How to Stop Fighting with Your Spouse About Money
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Nearly half (47%) of people “have different spending habits from their spouse or partner,” according to a recent SunTrust survey that came out last year. Not only that, but people are more likely to consider themselves the saver and their spouse the spender when asked. Come to think of it, I always call myself the saver in my relationship, but perhaps I’m not as innocent as I think!?
Either way, it’s safe to say, like many things in a relationship, money conversations are going to take some getting used to. It’s hard enough to learn how to share a home, decide who will do which chores and who is responsible for walking the dog or reading to the kids at night.
Money conversations add another dimension to any relationship, mostly because more likely than not, you and your spouse are going to have different money views.
If you struggle through money conversations with your spouse, here are some of my top tips for having them go smoothly.
Understand the Root of Money Habits
It took me years to understand that the core differences between my spending habits and my husband’s spending habits date all the way back to our childhoods and the way our parents handled money.
We each watched our parents handle money differently, and we each learned money lessons from them including what to do and what not to do.
We had to decide together what parts of our upbringing we wanted to keep and it’s still a tough compromise sometimes. However, when we get to a tense moment in a money conversation or my husband wants to buy something I think might be too expensive, I try to understand the root of that money decision or money desire.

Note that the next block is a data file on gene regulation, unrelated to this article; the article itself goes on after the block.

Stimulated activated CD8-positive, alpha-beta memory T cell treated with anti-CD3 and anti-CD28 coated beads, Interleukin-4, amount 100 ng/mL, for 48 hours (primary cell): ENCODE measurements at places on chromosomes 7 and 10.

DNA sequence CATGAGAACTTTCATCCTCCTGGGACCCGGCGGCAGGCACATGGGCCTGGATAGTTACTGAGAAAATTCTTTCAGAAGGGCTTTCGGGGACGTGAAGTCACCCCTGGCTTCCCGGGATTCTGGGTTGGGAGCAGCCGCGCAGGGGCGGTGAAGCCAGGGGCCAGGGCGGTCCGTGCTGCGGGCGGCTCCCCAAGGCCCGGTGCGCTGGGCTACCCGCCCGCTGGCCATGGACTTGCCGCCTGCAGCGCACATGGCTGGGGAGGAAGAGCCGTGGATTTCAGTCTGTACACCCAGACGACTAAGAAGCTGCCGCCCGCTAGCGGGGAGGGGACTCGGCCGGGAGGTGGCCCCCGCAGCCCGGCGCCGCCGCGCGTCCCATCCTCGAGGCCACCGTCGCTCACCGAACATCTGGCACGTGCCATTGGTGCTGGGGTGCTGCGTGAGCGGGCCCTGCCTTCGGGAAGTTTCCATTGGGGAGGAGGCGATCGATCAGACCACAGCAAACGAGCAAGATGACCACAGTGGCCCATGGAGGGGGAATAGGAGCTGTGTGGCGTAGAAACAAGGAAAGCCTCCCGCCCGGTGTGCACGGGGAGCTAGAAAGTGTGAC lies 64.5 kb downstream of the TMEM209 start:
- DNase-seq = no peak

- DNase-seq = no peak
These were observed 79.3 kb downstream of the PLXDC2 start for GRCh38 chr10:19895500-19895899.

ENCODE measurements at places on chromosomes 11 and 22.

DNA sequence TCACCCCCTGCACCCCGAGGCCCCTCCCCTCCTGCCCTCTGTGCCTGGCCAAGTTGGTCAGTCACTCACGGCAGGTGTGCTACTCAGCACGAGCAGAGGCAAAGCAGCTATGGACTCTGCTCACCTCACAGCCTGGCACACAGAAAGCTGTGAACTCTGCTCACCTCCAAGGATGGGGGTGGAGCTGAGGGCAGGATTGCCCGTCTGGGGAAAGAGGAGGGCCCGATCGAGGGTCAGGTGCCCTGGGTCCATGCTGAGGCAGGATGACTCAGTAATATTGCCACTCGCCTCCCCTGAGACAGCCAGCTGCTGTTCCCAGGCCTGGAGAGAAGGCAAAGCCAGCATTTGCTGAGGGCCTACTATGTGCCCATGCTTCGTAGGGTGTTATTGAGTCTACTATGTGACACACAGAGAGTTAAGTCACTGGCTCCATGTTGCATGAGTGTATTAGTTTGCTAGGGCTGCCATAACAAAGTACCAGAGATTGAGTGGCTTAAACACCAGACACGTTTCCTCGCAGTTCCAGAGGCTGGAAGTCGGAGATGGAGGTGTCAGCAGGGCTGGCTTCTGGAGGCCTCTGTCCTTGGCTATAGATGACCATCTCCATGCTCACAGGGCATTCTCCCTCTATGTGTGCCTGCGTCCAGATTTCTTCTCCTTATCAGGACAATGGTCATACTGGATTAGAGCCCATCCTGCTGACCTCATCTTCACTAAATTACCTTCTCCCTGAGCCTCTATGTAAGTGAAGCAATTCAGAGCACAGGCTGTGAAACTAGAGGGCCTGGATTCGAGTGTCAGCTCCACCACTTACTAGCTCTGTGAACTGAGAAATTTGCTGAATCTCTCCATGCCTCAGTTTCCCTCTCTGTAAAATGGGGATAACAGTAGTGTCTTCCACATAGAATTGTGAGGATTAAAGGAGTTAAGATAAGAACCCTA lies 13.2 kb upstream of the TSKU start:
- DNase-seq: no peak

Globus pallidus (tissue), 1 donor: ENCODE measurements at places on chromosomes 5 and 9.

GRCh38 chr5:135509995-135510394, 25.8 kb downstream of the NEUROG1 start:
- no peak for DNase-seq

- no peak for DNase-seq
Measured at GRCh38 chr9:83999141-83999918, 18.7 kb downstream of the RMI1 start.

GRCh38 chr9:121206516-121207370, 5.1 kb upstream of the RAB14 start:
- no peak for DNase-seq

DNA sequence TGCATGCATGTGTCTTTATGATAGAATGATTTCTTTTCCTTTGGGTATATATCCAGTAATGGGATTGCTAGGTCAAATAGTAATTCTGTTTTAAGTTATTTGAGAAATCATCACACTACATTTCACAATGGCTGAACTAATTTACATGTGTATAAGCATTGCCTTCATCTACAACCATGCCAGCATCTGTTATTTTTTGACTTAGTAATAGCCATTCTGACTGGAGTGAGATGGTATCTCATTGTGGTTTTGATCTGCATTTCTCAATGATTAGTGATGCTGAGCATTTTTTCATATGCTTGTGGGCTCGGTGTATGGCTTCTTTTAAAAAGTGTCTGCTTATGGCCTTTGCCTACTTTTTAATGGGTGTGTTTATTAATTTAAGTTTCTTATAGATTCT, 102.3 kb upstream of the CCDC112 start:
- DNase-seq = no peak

It’s amazing how much of our money choices today harken back to what we had or didn’t have as a child or what we liked or didn’t like about how our parents handled money.
Find the Best Time to Talk
My husband knows not to ask me hard questions right when I wake up. He wakes up extremely early and has a lot of time to greet the day before I even begin to function.
We also know that we have to talk about hard money topics when our kids are asleep. No one can get a full sentence out when they are awake without being interrupted by, “Juice?” “Milk?” “Berries?” “Mama. Mama. Mama.” “Cheese?” Seriously, all they want is food, food and more food. So, needless to say, they have to have their little eyes closed if we are actually going to flesh out something challenging.
My advice is to plan a money date and force each other to sit down and go over a bulleted list of money topics that you have to get through. Share in the responsibility of leading the meeting, and if certain tasks have to be done, like enrolling in healthcare plans or rolling over an IRA, make sure you leave the meeting clear on who will be responsible for which task.
Forgive and Learn
I won’t say “forgive and forget” because as we all know, money fights can truly break a marriage. So, just know that when you’re dealing with hard money conversations, sometimes you will be productive and make good decisions. Other times, you’re going to fight and storm out of the room.
When you feel that things are getting tense or you’re really not seeing eye to eye on a topic, don’t force the conversation. Sometimes you both might need time to think on your own before coming to an agreement.
So, instead of forgive and forget, I say forgive and learn. Each time something goes wrong in a money conversation, try to figure out why. Were you too aggressive? Was your spouse too tired to talk? Did the suggestions come across as an attack? Could you just not find any middle ground?
All of these things are very normal when it comes to hashing out some of life’s toughest money decisions. Stick with it, and you will find that tough money conversations will eventually be a thing of the past as you learn how to work together and improve your communication when it comes to money topics.
How do you have tough money conversations with your spouse? What are some ways that you get through money fights without too much resentment or stress? What have you learned about how you and your partner approaching spending? Saving? Investing? What about your backgrounds is different? What’s the same?